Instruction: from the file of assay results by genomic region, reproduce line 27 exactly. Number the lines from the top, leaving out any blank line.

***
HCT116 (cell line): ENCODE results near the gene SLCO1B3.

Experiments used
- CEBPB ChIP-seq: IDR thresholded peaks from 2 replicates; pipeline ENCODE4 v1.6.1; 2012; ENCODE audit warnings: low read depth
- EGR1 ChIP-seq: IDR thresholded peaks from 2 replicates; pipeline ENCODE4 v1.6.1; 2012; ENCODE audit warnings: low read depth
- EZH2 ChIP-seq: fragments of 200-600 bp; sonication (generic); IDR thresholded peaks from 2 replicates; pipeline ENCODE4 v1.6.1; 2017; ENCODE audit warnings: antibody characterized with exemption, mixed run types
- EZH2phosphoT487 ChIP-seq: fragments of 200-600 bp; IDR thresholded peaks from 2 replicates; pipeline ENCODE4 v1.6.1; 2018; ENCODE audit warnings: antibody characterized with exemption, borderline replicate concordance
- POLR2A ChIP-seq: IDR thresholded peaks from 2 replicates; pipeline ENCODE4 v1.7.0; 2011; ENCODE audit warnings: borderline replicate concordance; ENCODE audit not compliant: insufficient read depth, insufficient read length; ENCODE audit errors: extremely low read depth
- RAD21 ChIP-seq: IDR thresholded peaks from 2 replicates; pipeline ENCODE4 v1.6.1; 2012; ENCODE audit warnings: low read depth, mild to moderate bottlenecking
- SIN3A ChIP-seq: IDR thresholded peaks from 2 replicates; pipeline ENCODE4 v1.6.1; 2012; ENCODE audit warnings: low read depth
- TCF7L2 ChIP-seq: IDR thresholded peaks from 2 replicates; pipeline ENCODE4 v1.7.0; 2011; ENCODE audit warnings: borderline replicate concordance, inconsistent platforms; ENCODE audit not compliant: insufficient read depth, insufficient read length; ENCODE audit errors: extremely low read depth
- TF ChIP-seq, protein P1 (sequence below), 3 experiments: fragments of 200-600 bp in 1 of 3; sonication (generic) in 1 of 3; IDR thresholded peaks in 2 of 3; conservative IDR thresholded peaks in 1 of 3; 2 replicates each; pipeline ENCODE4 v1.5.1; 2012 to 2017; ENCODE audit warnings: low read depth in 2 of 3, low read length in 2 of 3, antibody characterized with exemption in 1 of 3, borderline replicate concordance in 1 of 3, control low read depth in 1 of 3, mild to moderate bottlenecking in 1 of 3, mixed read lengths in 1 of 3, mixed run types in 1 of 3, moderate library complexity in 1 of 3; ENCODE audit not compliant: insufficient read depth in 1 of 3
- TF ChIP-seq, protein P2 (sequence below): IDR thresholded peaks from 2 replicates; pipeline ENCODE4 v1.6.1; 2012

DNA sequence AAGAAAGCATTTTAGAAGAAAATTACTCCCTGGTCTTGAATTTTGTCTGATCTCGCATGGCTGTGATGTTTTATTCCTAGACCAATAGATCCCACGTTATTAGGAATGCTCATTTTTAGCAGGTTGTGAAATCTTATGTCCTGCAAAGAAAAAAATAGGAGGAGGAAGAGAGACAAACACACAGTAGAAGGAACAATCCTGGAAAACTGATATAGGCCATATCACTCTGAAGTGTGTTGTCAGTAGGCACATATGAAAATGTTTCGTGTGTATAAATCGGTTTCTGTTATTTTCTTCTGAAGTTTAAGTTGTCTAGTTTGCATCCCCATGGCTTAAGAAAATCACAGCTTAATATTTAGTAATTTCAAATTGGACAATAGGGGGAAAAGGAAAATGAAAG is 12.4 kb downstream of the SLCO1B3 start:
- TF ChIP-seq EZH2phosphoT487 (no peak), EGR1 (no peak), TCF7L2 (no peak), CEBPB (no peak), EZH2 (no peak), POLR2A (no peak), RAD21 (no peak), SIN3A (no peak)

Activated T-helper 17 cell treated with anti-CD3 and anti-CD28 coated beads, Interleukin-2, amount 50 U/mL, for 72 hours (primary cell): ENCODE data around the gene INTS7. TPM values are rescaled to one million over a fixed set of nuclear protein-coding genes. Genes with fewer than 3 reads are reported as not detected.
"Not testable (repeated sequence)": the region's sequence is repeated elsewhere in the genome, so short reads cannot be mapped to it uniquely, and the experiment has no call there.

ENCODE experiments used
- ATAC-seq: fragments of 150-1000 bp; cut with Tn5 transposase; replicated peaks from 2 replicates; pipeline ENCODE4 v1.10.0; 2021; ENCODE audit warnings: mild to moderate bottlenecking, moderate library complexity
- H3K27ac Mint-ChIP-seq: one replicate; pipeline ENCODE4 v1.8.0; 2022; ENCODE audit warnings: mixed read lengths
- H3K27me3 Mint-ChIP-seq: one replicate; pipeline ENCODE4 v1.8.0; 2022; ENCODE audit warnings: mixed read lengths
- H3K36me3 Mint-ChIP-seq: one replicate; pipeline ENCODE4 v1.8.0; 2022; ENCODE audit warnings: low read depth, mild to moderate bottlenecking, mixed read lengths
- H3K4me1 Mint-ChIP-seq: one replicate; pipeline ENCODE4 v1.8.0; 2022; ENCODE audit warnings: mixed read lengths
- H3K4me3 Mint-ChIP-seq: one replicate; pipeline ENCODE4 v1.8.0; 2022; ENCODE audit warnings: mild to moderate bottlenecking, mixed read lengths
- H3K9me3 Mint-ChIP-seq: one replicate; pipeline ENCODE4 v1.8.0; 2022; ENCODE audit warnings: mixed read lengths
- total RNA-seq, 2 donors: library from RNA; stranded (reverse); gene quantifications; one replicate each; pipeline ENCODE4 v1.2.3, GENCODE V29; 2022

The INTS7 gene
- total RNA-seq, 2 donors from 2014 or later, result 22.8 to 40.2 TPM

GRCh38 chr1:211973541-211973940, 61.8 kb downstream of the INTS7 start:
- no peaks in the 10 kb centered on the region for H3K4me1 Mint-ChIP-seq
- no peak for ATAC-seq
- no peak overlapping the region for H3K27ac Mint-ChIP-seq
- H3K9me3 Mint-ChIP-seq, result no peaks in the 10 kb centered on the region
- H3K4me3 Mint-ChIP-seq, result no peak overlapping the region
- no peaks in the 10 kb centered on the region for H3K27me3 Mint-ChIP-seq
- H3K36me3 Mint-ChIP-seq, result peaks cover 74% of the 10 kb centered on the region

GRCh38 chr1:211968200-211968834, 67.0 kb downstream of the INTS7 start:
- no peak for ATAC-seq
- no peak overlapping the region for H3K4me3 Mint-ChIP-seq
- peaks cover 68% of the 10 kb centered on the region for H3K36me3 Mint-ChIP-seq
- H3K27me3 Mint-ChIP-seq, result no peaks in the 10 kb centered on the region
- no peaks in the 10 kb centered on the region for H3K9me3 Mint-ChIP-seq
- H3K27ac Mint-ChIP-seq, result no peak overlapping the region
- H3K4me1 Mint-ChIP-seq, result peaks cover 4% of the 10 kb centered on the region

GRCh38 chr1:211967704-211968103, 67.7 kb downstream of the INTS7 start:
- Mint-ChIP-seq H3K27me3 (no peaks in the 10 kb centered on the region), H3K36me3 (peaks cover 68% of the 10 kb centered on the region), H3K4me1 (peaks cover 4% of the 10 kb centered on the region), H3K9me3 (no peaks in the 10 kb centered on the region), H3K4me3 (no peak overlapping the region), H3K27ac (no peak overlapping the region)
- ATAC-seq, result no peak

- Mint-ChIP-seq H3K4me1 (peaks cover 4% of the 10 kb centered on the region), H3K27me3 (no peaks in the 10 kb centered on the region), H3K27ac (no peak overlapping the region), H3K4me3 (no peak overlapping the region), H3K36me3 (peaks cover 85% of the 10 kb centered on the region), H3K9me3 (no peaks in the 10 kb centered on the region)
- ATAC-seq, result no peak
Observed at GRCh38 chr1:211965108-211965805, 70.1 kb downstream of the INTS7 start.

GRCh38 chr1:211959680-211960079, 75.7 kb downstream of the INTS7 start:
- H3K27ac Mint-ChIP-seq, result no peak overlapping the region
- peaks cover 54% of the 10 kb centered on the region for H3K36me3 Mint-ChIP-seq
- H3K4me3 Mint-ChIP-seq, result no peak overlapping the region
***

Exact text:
- total RNA-seq, 2 donors from 2014 or later, result 22.8 to 40.2 TPM